Once in a while, but sadly not often enough, we ought to pause and use that time to remind ourselves that we do have choices. One choice, and not obvious until we're well into our 30s, is learning from our parents' wisdom. We weren't rich and both of my parents worked all day in our small grocery store. My father started at 5am and my mother joined him at 8am. Other than a break from 12-2, the store was open until 7pm in the winter and 8pm the rest of the year. Mom was up early preparing breakfast and my school lunch. When my father was resting from 12-2, she was cooking dinner and when we were sleeping she was doing laundry and getting ready for the next day. I don't remember who suggested it but we had a cleaning lady and she worked for my mother once a week.
My parents were hard workers and the cleaning lady was a necessity, a tiny respite.
Here's the amazing part about this story: my mother cleaned the apartment the night before the cleaning lady's visit.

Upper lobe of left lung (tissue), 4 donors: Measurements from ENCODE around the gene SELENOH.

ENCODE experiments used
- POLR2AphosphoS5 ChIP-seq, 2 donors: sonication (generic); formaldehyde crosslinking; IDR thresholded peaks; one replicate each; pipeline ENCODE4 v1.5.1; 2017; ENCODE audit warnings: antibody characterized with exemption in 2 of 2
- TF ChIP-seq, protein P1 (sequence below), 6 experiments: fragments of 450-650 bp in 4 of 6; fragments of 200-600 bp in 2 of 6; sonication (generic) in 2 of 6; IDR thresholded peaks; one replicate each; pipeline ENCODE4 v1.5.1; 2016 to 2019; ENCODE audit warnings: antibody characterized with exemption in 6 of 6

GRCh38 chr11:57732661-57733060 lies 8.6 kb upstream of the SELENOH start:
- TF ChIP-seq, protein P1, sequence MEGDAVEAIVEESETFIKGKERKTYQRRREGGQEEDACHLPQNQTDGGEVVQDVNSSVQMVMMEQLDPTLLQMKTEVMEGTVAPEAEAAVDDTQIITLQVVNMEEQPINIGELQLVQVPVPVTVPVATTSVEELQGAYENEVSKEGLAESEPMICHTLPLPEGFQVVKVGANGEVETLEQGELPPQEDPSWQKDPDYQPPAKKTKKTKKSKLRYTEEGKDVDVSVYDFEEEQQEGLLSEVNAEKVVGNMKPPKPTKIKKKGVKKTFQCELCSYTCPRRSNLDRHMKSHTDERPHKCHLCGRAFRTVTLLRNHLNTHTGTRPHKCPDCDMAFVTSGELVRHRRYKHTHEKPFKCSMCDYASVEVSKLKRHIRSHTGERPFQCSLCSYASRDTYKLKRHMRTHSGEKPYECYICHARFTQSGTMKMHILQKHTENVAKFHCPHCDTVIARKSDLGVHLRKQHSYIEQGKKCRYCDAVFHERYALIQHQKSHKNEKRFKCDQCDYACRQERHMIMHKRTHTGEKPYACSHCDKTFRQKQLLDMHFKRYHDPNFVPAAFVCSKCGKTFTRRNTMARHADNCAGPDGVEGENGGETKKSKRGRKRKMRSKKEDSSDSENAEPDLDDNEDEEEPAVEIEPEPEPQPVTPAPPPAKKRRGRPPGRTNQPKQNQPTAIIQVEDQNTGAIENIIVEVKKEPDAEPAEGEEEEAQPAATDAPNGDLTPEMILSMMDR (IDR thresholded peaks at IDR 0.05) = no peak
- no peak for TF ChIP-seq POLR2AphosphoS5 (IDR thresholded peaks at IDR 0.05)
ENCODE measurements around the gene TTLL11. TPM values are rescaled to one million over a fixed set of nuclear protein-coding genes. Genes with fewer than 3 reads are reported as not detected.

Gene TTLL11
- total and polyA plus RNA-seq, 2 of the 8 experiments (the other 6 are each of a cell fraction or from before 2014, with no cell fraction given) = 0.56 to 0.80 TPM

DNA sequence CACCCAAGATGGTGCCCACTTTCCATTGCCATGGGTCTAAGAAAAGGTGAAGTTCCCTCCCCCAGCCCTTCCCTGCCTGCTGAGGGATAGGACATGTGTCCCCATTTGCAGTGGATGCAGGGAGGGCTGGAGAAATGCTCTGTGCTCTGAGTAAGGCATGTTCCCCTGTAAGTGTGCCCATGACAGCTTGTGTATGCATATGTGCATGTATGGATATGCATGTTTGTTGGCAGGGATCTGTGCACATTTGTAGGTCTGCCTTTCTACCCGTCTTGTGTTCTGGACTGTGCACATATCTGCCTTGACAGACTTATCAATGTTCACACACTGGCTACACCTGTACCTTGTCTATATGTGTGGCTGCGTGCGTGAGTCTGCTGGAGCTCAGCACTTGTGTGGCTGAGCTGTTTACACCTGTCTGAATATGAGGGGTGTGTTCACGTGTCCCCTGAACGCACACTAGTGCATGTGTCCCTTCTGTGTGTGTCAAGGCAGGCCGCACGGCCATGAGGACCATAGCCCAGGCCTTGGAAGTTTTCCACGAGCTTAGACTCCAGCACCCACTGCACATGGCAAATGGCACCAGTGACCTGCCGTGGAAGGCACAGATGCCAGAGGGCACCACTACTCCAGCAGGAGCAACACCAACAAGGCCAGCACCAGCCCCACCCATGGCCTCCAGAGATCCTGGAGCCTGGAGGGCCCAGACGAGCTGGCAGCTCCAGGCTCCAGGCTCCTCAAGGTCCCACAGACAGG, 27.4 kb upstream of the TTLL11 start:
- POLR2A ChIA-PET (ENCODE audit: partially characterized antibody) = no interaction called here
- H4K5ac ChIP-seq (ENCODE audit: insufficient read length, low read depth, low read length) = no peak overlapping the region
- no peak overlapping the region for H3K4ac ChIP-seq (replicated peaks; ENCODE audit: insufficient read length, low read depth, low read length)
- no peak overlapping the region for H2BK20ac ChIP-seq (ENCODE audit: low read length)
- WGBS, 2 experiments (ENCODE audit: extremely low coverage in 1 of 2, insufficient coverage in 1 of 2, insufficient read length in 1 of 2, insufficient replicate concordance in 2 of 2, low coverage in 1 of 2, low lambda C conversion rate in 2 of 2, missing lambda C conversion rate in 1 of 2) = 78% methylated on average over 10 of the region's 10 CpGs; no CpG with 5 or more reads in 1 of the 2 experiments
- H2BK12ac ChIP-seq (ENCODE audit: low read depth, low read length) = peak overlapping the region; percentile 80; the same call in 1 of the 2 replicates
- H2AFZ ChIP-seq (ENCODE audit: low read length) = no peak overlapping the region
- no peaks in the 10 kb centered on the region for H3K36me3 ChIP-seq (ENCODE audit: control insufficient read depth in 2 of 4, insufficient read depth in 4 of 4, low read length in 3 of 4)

I didn't quite understand it nor did I question it, I was just a kid. Years later I was at awe. Why did she do it?
Today, many cleaning persons walk into a mess that was left for them because someone said "leave it for the cleaning crew." My mother would have never said that.
"But that's what we're paying them for". My mother would have never said that either. Money was scarce but she never had this attitude.
Like everything about our parents' wisdom, it took many years for me to realize the lifelong gifts she gave me by just being my mother.
Mom did not want anyone to think she was dirty or that we lived in a sloppy apartment. It didn't matter that only the cleaning lady would know if we were; it mattered because mom was principled and proud.
As crazy as it may sound, my mother also did not want the cleaning lady to work hard; she was cleaning homes all day and the least mom could do is not make it harder.
Mom didn't finish high school nor did she have a collection of motivational books; she was a simple kind and considerate human being.
Not a bad way to live if you ask me.